Hälfte des Lebens

[This page by Susan Ranson]

Hälfte des Lebens; Life at Mid-Point

A celebrated poem, on account of its tangible, plastic images of youth and joy, desolation and despair, which take the role of emotion-laden symbols, in classical form, decades before the advent of Symbolism. The word order is partly artificial, yet the fragmented effect is one not of stiltedness but of extreme and musical lassitude. This is achieved without assonance, which Hölderlin does not much use. Again he looks with a shiver into the future, urgently aware that his mental equilibrium, intellect and artistic powers are waning like the year: the poem is one of his late works, written after 1802.

Hälfte des Lebens

Mit gelben Birnen hänget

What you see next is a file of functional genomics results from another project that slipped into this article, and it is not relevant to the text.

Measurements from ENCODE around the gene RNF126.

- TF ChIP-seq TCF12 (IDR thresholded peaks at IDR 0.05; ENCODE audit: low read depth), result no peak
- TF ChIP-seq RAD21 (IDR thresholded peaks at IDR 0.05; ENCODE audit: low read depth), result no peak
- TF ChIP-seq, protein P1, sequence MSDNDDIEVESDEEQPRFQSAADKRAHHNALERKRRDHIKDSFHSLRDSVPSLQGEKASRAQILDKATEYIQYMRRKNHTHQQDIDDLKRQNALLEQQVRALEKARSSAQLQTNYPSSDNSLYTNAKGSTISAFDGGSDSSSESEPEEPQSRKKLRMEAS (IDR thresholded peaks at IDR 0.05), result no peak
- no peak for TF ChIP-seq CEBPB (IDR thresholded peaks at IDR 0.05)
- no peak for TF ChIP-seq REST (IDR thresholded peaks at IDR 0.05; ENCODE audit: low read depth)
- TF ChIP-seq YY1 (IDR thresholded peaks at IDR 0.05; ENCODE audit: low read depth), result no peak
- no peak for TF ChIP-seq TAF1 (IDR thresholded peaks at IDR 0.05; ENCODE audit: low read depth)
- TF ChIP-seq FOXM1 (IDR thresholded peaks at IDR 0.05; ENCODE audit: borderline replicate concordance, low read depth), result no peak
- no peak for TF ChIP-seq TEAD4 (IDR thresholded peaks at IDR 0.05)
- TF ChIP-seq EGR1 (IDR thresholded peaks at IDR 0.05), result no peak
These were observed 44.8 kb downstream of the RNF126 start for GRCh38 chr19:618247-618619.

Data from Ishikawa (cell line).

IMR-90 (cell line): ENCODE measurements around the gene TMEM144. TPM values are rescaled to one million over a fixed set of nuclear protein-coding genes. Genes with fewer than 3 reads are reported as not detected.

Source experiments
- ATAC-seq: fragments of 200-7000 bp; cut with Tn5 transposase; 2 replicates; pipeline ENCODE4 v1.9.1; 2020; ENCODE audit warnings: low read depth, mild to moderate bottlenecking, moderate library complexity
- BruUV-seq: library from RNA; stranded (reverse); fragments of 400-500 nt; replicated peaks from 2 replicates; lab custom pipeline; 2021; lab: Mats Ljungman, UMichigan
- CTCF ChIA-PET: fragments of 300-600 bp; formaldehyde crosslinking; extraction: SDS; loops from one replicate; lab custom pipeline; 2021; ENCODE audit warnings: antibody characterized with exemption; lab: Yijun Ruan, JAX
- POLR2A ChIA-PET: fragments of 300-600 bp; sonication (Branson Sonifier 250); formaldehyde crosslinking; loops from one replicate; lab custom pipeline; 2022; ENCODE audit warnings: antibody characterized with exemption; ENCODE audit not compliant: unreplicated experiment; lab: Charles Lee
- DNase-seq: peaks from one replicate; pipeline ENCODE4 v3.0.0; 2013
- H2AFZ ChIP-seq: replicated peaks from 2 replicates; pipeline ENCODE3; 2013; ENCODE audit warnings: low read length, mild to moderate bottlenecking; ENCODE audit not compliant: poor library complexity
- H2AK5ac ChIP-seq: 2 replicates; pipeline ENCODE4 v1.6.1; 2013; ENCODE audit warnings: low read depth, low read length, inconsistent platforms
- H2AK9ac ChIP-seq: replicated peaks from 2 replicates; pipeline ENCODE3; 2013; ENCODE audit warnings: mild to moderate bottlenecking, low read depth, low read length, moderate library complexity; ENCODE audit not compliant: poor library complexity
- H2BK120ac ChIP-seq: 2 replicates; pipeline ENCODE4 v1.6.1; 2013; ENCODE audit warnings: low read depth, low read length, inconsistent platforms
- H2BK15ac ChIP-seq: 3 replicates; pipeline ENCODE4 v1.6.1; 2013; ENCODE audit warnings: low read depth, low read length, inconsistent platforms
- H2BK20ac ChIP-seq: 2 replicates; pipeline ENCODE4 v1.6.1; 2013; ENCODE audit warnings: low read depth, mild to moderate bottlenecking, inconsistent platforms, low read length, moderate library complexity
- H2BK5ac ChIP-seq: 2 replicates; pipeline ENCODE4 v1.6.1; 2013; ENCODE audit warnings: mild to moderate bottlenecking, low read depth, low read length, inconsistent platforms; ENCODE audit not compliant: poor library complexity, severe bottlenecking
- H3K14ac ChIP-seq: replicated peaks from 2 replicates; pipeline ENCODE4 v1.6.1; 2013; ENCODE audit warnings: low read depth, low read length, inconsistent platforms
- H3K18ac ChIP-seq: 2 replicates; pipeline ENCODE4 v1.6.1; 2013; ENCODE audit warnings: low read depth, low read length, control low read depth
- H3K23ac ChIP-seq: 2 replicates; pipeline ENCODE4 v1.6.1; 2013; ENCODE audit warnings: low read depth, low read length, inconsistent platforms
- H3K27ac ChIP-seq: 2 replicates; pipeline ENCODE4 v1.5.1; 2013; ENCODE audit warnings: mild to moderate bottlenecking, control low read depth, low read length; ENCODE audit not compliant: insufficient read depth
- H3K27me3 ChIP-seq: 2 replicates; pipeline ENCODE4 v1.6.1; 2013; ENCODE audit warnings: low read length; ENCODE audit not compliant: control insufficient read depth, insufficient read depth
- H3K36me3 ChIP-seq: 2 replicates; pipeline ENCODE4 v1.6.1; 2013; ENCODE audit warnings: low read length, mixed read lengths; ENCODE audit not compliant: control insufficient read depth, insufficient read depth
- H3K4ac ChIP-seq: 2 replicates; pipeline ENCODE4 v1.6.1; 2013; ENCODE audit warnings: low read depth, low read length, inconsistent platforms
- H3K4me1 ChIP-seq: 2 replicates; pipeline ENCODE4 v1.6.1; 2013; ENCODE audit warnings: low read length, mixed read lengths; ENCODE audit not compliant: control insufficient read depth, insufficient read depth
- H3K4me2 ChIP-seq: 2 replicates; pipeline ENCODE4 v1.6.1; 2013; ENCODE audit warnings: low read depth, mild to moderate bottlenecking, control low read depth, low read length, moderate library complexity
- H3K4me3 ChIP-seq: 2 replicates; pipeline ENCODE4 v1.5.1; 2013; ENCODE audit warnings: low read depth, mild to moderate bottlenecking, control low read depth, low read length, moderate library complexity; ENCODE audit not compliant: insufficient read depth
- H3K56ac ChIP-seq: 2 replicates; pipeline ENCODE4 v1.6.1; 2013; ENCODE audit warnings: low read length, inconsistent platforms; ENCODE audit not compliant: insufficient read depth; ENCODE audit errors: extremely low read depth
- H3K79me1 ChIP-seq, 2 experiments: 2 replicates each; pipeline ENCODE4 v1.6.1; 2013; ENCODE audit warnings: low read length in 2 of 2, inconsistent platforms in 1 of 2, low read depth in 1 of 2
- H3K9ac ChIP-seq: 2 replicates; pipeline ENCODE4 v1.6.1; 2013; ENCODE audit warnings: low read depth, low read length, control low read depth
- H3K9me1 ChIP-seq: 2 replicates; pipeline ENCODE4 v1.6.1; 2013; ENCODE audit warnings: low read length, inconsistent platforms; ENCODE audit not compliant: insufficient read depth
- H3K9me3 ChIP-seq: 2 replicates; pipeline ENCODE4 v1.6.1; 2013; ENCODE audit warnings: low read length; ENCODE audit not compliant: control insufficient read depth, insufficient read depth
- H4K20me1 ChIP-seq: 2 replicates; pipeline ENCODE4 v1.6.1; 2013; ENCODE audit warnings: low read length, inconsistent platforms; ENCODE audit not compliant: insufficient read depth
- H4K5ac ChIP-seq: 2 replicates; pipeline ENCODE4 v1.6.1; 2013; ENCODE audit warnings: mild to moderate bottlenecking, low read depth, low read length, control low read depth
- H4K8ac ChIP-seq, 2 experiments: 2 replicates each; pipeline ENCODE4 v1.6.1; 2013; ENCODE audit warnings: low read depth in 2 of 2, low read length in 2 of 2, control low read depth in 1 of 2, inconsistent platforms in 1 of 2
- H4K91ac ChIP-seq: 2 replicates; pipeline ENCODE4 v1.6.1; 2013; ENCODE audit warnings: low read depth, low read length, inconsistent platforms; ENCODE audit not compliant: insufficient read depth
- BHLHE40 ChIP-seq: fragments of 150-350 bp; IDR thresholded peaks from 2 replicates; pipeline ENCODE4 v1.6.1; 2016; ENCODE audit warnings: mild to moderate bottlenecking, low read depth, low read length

Und voll mit wilden Rosen

Das Land in den See,

Ihr holden Schwäne,

Und trunken von Küssen

Tunkt ihr das Haupt

Ins heilignüchterne Wasser.

Weh mir, wo nehm ich, wenn

Es Winter ist, die Blumen, und wo

Den Sonnenschein,

Und Schatten der Erde?

Die Mauern stehn

Sprachlos und kalt, im Winde

Klirren die Fahnen.

Life at Mid-Point

With yellow pears hangs –

And full of wild roses –

Land hangs into the lake,

O lovely swans,

And drunk with kisses

You dip your heads

Into the sacred-sober water.

Alas, where shall I find,

When winter comes, flowers, and where

The sunlight,

And the shadows of Earth?

The walls stand

Speechless and cold; in the wind

Weathervanes clatter.


Further Reading

Charlie Louth, ‘Reflections: Goethe’s “Auf dem See” and Hölderlin’s “Hälfte des Lebens”’, Oxford German Studies 33 (2004), 167-75

Web Link


An alternative translation of this poem, by Daniel Bosch